Tales From the Ice

It didn’t matter whether you had a story to tell or just wanted to sit back and listen to somebody else’s tale of wonder and woe over a shot of bad whiskey: Summer Camp Lounge was the place to go for stories. “Summer Camp” was a story in itself, a laudably evocative euphemism for the scattered Jamesways that served as overflow housing for the station. It always felt like a little like the Wild West out there, an outpost of relative lawlessness a quarter mile downwind of the station proper. Management only tolerated it within the rigor of the Program because it seemed to help keep “bad” behavior concentrated into one easily-contained location, and as such, they made a point of not venturing out uninvited. If pressed, Carter would simply espouse the unofficial view that it was best for everyone if what happened in Summer Camp stayed there.

The Lounge was just another dismal Jamesway — a diesel-heated canvas tent left over from the Korean War — set in the middle of the pack and filled with old furniture discarded from God knows where. At its center, like an altar, stood a cracked and stained wood veneer portable bar that must have come down during the bad old days as a “morale expense.”

Most nights you could be pretty sure of finding Heller at the pulpit there, holding church for Team Testosterone. No, they weren’t all ex-Navy, but enough of the guys had come through the service to create a sense of common culture.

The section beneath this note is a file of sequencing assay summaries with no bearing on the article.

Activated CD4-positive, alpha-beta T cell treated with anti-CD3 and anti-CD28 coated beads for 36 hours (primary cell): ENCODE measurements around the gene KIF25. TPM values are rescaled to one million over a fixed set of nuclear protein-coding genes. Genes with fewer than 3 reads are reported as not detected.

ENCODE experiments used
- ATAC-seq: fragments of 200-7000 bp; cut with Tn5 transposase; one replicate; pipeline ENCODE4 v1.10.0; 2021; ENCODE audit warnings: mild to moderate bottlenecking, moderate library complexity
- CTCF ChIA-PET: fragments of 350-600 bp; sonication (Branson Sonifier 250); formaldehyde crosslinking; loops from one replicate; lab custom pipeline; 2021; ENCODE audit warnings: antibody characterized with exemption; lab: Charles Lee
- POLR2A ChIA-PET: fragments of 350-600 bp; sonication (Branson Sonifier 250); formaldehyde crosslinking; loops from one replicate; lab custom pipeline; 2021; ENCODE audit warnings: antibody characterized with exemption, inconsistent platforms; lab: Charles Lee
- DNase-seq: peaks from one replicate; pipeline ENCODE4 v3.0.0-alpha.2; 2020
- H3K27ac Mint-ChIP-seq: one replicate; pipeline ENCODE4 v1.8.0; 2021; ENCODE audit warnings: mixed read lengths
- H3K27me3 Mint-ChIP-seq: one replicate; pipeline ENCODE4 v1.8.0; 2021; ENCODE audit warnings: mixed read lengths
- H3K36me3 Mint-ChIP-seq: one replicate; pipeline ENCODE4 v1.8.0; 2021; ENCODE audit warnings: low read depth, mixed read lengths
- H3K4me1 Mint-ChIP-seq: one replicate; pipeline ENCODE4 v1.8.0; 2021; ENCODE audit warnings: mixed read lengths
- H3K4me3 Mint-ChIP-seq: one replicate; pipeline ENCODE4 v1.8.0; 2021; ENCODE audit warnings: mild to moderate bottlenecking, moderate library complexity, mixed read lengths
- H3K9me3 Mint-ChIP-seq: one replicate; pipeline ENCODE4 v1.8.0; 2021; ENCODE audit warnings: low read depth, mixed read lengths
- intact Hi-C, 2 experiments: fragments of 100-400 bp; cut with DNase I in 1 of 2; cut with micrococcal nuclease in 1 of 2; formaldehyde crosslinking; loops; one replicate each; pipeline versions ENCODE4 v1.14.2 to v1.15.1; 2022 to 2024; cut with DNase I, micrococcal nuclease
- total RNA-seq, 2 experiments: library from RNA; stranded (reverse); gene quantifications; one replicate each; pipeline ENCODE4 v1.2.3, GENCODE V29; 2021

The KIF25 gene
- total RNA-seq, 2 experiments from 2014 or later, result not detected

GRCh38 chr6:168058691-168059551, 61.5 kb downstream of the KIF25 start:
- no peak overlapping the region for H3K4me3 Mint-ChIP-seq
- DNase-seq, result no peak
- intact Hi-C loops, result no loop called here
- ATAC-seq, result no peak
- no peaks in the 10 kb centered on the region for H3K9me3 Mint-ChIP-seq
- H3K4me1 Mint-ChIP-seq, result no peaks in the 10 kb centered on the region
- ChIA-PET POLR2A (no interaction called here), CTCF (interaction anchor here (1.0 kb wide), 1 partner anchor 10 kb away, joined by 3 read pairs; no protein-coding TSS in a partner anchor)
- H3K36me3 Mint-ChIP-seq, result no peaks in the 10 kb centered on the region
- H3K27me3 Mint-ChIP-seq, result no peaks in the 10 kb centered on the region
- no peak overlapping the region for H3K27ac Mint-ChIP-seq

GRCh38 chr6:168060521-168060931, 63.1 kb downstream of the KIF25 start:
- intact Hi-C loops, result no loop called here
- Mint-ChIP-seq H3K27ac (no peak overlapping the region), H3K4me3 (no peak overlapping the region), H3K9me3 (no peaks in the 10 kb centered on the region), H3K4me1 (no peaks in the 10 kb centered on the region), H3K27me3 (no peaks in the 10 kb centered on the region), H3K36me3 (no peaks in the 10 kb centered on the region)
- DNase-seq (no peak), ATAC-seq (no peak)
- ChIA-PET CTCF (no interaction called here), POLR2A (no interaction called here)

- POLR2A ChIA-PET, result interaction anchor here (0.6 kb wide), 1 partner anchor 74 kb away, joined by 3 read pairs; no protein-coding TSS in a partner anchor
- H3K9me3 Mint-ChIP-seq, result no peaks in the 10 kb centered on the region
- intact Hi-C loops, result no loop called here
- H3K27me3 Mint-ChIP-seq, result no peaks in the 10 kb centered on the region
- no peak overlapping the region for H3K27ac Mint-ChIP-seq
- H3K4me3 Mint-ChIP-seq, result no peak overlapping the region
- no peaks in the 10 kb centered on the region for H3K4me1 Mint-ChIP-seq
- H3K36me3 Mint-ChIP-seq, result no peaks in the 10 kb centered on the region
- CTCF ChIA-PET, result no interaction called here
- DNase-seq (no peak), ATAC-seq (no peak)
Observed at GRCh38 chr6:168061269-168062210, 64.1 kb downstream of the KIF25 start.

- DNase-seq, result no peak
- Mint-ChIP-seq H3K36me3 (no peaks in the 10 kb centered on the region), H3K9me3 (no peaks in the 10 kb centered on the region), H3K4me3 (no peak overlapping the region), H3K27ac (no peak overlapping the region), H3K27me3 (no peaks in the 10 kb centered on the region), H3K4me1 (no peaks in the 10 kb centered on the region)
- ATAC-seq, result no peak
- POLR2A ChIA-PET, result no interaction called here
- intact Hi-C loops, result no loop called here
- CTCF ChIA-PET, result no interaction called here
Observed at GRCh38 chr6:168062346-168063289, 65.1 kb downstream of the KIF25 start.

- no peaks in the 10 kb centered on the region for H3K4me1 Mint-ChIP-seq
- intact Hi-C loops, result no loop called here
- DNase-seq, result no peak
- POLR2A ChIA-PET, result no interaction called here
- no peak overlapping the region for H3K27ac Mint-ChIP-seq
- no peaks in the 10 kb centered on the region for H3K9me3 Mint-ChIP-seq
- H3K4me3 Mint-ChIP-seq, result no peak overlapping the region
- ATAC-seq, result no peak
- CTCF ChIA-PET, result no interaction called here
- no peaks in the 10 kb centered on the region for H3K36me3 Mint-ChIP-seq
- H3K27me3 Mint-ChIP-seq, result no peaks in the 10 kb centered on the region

“You know,” Heller would proclaim while dispensing a shot of whiskey from some dubious bottle of leftovers, “Back when I was on the sub, people understood that there were expectations.” “Here, here!” we’d all cry, though I suspect most of us had no idea what he was talking about.

“I mean, when a guy came aboard, it was understood that he’d bring a dozen issues with him. Penthouse or Hustler or whatever, to pay his way. He’d hand them off to you and you’d give him all your old shit that you just couldn’t stand to look at any more.”

He’d pause for dramatic effect, and we’d wait breathlessly. Heller wasn’t a particularly big man, but he was squarely built and had the preacher’s gift for appearing larger than life when delivering fire and brimstone.

“These days, though?” He peered at the choir and picked out a victim. “Ross — what did you bring?”

We all liked Ross. That Iowa farmboy haircut betrayed him as within spitting distance of his teens, but he was an earnest kid, eager to learn, and quick to pitch in. And while, like me, he’d never been in the service, he was just as happy as anyone to be embraced by the fraternity.

“Nothing. I brought nothing, Heller.” He raised his hands in mock surrender. “Hey, nobody ever told me!”